U.S. Kurds Turn Out in Protest

Kurds who have resettled in the U.S. have been demonstrating in advance of the meeting between Turkey's prime minister and President Bush on Monday. The largest community of Iraqi Kurds is is in Nashville, Tenn.

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This is WEEKEND EDITION from NPR News. I'm Liane Hansen.

Kurdish Americans have been watching events unfold in their homeland. They have a serious concern about Turkey's threat of military intervention, and they're taking it to the streets.

NPR's Audie Cornish reports from Nashville, Tennessee.

AUDIE CORNISH: What the group lacked in size, they made up for in noise.

(Soundbite of protest)

CORNISH: A few dozen high school and college students draped in Kurdish flags and waving palm-sized U.S. ones demonstrated at the federal courthouse in Nashville for the second time in a week. They are the children of Kurdish refugees who fled to the U.S. in waves after the Kurds' failed rebellion in the late '70s and the first Gulf War in the 1990s.

Today, Nashville has one of the nation's largest populations of Iraqi Kurds -nearly 10,000.

Ms. RAMSIYA SULIMAN(ph) (Political Science Major, Tennessee State University): We are Americans. But then again, we're Kurdish Americans. And we see this as a story to our identity.

(Soundbite of protest)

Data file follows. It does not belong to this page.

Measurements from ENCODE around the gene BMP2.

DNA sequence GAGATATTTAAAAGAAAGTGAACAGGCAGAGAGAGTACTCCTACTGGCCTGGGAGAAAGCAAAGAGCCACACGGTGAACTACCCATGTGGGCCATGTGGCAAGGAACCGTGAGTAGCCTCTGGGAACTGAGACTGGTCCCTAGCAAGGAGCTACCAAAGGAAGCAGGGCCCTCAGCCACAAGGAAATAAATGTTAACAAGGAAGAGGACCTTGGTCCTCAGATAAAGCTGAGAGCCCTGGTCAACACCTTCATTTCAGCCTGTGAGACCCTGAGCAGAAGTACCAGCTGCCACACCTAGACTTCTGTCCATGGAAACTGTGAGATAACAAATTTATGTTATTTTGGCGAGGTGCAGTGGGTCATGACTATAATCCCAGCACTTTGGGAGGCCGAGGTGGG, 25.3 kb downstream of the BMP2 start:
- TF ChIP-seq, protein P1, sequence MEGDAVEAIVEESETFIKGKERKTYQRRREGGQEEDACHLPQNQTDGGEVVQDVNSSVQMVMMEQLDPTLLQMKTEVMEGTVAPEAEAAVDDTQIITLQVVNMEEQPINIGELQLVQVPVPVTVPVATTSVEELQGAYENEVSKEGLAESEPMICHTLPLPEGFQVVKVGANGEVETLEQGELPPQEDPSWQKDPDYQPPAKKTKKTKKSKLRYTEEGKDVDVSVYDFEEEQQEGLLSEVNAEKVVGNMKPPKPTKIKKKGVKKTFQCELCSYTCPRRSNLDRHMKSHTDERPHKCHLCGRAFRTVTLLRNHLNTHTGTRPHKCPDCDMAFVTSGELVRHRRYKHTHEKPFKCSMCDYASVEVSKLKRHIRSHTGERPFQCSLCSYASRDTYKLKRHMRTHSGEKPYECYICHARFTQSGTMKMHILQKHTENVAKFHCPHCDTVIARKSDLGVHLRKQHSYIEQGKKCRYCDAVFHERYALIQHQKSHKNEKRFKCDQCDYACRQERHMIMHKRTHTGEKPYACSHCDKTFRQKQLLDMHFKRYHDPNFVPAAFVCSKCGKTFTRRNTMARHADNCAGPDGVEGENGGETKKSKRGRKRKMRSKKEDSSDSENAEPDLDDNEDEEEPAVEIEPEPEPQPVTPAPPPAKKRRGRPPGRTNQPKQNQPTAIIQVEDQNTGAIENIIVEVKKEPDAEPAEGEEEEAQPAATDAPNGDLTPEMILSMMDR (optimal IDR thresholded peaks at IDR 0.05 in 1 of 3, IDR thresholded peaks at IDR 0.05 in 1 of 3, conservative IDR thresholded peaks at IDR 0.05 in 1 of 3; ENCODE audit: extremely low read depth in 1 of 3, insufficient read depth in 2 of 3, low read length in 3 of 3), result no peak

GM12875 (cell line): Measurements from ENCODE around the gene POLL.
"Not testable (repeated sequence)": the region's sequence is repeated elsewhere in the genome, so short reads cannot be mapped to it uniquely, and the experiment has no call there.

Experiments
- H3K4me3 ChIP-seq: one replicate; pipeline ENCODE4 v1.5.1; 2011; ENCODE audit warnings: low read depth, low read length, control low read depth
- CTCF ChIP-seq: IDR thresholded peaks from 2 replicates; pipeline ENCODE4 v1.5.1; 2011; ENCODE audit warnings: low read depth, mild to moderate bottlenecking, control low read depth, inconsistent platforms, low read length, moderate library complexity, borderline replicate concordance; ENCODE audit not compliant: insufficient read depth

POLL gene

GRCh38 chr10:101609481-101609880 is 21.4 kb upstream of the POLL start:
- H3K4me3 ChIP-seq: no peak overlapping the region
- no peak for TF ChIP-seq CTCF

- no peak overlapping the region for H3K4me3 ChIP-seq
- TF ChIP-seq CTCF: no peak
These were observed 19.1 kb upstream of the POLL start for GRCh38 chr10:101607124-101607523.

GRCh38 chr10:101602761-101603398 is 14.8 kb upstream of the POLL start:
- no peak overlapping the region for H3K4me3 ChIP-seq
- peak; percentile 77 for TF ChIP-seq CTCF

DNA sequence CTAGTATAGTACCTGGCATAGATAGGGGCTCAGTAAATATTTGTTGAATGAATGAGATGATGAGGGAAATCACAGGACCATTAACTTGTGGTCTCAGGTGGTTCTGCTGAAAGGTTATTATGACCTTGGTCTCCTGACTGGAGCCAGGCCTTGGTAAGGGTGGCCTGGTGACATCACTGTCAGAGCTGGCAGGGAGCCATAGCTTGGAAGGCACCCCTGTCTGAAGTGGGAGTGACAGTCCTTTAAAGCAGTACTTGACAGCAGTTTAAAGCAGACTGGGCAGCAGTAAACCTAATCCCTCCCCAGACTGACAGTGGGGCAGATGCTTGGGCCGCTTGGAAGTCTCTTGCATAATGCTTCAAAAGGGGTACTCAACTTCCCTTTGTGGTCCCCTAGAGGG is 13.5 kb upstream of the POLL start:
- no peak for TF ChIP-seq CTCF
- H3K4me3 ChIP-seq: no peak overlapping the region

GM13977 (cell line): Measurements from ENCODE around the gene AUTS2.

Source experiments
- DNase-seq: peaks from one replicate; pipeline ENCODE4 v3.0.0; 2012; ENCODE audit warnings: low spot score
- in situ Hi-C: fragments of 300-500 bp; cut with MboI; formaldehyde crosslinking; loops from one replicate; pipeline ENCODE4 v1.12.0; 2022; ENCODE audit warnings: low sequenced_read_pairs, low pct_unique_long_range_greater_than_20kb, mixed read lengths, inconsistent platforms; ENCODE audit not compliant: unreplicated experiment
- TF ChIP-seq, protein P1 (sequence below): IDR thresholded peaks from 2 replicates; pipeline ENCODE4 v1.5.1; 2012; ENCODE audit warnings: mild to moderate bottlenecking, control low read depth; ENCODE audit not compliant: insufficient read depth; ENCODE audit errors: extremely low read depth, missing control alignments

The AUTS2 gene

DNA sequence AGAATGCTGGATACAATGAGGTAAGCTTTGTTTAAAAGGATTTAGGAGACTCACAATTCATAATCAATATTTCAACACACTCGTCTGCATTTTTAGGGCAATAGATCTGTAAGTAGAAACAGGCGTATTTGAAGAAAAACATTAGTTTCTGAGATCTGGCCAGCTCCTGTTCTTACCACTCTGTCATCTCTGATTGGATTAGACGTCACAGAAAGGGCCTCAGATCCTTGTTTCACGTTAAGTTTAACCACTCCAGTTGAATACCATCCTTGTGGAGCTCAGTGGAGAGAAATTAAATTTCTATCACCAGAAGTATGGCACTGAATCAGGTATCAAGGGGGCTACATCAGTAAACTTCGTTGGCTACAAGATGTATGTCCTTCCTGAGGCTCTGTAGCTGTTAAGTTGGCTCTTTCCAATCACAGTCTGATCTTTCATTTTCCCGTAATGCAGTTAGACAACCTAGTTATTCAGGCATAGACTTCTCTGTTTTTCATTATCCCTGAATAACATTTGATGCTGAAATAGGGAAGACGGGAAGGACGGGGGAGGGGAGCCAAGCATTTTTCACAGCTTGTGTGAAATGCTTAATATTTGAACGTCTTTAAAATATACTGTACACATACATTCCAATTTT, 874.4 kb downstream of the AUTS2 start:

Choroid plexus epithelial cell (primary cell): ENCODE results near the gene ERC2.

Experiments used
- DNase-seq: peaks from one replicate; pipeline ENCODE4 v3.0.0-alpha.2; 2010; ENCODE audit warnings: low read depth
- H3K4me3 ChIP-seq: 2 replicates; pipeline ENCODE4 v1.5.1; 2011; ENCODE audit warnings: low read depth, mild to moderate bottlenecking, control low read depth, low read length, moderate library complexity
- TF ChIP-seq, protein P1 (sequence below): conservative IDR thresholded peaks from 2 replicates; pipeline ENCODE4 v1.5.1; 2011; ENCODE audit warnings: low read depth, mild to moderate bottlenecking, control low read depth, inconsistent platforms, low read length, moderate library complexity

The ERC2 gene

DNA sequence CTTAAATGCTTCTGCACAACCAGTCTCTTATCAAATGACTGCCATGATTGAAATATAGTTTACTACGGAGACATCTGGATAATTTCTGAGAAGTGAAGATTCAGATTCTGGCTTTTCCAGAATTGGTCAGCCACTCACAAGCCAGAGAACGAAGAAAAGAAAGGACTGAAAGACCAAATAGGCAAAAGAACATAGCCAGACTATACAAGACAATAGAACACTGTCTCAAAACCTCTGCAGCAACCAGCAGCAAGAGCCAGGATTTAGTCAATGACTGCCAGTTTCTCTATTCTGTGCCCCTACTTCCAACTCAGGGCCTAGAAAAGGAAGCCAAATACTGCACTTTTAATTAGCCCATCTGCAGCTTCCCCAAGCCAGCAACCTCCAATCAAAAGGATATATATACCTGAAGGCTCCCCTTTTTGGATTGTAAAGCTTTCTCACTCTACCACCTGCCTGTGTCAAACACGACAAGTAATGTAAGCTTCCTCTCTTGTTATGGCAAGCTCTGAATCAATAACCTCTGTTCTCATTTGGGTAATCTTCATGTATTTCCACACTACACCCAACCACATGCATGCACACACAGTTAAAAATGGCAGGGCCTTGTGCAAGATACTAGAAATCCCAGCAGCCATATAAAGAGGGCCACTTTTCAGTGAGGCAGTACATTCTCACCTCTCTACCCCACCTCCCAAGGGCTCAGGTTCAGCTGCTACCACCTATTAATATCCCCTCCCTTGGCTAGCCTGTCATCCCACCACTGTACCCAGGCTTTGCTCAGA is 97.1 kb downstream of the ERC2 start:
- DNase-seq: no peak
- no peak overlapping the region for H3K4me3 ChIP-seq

CORNISH: Ramsiya Suliman is a 22-year-old political science major at Tennessee State University. She came to the U.S. as a toddler in 1991, when her family fled the very area of Iraq now facing a possible incursion from Turkish forces. She says through satellite television and calls from relatives, she knows her parents' old village is already experiencing violence.

Ms. SULIMAN: I believe the United States need to take a stronger stand and say, look, if you do this, we're not going to sit back and watch. And they're not doing it. They're just basically saying negotiation, negotiation. Turkey does not want a negotiation. Turkey wants a military action, and I believe they will do it.

CORNISH: But others aren't so quick to dismiss the U.S. diplomatic efforts to calm tensions between Turkey and Iraqi Kurdish leadership. Sarwer Hawez(ph) is a social worker here. But he says he escaped Iraq in a U.S. airlift of refugees in 1997. He wants U.S.-led negotiations.

(Soundbite of protest)

Mr. SARWER HAWEZ (Social Worker): To find out other way for peace solution. To encourage them don't use military force.

CORNISH: Rigor Ali(ph), a sophomore in nearby Lipscomb University says the threat of invasion is the talk of every Iraqi Kurdish dinner table in his community.

Mr. RIGOR ALI (Sophomore Student, Lipscomb University): Turkish troops just need to get out of Iraqi Kurdistan. It's not their land. It's never been their land. It's not of nowhere. Just simply because we have our own state, we're starting to build our own foundation and is growing rapidly. It's threatened Turkey. Turkey is scared.

CORNISH: A small network of young Kurdish Americans organized similar protests in half a dozen cities including Atlanta, San Francisco and Los Angeles. And larger rallies are planned on Monday in New York and in Washington, D.C. That's when President Bush is said to meet with the prime minister of Turkey.

Audie Cornish, NPR News, Nashville.

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